Throughout her first 17 years in the legal world, Stacey Hanna had been no stranger to the interview process. If anything, given her growing roles and titles, she’d become something of an ace.
Only, it’s a bit different when the person across the desk has to decide not whether to hire you, but whether to keep you around.
So, when Andreas Bohrer, then the newly minted general counsel for global biotech giant Lonza, asked Stacey, during a 2016 discussion, how she would enhance Lonza’s ethics and compliance initiative (E&C), her response had to be ironclad.
Turns out, “I just helped build an entire legal department from the ground up” was a pretty good start.
“When I started at Capsugel in 2011, there were limited procedures and support functions and no legal team to speak of,” recalls Hanna, who was specifically recruited by the company’s new GC shortly after its purchase by KKR & Co. from Pfizer. “Ethics and compliance had been a small part of that, but it became a much bigger priority over time.”
When Lonza’s acquisition of Capsugel was completed in July 2017, Hanna had a new title: general counsel of ethics and compliance for Lonza’s global operations. While the purview of the new position was more laser-focused than her past roles, it remains her most impressive promotion to date—and it was a compelling enough story to ensure she stuck around.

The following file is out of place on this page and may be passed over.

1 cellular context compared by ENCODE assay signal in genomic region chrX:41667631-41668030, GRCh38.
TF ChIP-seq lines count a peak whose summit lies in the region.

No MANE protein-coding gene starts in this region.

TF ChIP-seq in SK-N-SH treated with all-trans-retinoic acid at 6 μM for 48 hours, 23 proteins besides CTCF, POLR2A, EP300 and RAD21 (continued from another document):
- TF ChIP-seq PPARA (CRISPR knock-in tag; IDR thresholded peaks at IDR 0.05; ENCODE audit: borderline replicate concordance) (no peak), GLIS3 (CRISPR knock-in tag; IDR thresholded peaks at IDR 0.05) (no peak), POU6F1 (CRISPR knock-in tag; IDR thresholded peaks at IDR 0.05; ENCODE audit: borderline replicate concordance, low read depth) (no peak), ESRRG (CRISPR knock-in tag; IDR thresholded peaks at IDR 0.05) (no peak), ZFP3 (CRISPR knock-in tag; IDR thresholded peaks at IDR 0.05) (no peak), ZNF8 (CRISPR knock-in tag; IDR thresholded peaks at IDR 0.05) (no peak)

First things first
For Hanna, enhancing Lonza’s E&C began with an assessment of department personnel: figuring out which positions were most critical—say, someone to assure Lonza doesn’t do business with bad actors—and filling them accordingly. Always a roll-up-the-sleeves type, Hanna was “looking for doers.”
Next, she spearheaded a comprehensive global risk assessment, which included a pinpoint assessment of which areas—in trade, bribery and antitrust alike—posed the highest risks to the company.
“Obviously, you need global risk assessments to be ongoing,” Hanna explains. “But at the beginning, it helps to leverage whatever resources you have, including using outside counsel.”
Though more laborious to build than the codes of conduct and strict rules implemented by some companies, Hanna believes it’s important to create a culture of ethics and compliance such that everyone—no matter where they are in the corporate hierarchy—knows they’re responsibly for acting with integrity.
“We’re not here to be the police; we’re here to be a business partner,” Hanna says. “We want to put things in place to help protect the business, but we also want to be a proactive partner in that growth. Having the right culture is a catalyst for that.”
Doing the numbers
Looking to the future, Hanna intends to steer the department toward being proactive about the risks posed to the company, whether internal or external. According to Hanna, creating more automated processes—say, approaching a conduct violation by gauging its root causes—can go a long way in helping stave off issues before they become systemic problems.
She’s also a big believer in data.
“The right metrics can help you fix problems before they happen,” Hanna says.